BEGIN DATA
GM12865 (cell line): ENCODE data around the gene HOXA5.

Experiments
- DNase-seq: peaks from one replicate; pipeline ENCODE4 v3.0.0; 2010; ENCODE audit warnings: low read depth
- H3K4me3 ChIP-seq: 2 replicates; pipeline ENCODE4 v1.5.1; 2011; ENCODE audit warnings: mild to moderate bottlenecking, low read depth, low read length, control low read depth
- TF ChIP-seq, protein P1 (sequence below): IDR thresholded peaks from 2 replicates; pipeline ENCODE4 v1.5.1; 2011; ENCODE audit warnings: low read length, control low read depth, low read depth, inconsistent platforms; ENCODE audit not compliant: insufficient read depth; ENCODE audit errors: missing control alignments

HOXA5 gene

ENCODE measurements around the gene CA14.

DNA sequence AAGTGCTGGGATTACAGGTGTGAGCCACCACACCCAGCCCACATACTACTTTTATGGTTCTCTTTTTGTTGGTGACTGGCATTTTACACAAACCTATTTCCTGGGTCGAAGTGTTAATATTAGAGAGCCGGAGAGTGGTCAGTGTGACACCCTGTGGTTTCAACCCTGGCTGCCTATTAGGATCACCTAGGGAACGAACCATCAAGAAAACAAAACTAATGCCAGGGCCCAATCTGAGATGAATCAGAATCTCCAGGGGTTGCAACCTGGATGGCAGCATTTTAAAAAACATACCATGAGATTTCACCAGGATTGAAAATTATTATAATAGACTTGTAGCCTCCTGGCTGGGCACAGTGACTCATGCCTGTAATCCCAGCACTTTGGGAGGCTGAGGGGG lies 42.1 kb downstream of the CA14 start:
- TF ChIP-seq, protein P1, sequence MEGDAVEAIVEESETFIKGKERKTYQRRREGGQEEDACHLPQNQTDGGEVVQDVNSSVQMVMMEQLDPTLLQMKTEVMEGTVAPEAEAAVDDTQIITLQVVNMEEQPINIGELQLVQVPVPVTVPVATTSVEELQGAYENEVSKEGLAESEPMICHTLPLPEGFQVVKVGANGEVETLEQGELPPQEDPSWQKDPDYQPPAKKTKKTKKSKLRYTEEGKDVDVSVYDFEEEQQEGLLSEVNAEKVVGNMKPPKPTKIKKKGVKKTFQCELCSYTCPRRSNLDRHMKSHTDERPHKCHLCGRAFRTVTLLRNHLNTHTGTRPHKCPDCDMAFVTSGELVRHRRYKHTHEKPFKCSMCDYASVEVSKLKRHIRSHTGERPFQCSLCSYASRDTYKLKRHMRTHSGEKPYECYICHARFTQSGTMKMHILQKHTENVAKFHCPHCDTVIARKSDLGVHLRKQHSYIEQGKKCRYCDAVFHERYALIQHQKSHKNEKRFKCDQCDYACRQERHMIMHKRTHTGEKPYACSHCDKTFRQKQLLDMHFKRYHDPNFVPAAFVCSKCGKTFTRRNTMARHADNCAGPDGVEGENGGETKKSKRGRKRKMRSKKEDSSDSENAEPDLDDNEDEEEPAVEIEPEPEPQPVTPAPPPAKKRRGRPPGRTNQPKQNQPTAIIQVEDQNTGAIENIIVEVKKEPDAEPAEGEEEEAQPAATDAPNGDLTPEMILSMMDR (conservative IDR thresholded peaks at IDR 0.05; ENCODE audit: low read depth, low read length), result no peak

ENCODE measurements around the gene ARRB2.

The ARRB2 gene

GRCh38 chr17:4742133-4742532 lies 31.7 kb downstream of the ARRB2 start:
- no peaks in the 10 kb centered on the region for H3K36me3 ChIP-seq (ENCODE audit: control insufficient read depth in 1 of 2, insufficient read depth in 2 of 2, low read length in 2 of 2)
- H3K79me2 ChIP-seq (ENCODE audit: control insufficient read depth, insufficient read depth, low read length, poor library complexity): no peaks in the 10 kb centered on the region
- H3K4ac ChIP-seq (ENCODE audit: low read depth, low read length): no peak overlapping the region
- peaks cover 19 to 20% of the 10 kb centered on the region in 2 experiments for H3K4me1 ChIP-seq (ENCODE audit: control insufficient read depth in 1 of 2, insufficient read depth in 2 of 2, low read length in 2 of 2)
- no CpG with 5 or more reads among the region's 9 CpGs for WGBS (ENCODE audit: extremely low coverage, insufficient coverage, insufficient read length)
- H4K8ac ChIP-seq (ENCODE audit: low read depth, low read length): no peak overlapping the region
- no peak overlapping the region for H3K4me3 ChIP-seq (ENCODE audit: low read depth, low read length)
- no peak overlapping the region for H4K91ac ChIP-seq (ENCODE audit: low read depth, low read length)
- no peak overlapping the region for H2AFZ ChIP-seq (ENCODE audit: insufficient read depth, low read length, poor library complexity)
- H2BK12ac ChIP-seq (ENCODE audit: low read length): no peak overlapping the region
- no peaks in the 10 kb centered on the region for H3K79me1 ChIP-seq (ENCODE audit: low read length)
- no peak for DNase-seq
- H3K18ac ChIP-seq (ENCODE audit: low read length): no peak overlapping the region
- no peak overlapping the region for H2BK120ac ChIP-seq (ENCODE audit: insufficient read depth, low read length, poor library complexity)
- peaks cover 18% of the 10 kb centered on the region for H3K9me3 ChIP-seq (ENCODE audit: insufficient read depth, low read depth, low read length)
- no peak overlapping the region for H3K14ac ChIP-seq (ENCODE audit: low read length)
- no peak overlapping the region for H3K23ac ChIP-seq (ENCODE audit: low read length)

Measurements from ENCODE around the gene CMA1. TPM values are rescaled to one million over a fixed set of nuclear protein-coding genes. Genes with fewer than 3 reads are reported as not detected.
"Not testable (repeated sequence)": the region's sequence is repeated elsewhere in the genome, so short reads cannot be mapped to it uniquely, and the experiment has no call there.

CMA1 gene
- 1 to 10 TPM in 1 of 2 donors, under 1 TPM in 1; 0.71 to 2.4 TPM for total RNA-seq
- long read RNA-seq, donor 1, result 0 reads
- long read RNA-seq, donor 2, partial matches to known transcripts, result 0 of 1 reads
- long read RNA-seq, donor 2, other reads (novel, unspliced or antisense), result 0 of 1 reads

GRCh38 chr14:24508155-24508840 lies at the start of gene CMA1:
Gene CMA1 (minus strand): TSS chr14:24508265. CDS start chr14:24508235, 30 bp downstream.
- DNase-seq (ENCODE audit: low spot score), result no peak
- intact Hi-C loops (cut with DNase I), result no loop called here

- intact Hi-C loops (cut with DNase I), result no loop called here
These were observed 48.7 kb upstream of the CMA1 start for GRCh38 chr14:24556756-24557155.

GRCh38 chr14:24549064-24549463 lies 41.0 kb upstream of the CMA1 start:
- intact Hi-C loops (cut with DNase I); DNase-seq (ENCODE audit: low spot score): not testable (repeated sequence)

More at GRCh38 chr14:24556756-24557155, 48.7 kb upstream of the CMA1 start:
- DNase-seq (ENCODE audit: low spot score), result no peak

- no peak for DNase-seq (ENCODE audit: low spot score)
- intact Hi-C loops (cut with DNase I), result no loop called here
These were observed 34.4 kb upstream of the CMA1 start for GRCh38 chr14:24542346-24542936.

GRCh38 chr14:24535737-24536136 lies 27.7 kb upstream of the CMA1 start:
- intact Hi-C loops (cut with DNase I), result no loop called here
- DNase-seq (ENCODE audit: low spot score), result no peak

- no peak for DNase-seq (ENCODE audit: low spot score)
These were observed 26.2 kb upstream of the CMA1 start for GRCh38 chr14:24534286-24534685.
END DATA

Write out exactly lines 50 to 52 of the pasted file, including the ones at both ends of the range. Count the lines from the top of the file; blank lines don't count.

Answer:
GRCh38 chr14:24535737-24536136 lies 27.7 kb upstream of the CMA1 start:
- intact Hi-C loops (cut with DNase I), result no loop called here
- DNase-seq (ENCODE audit: low spot score), result no peak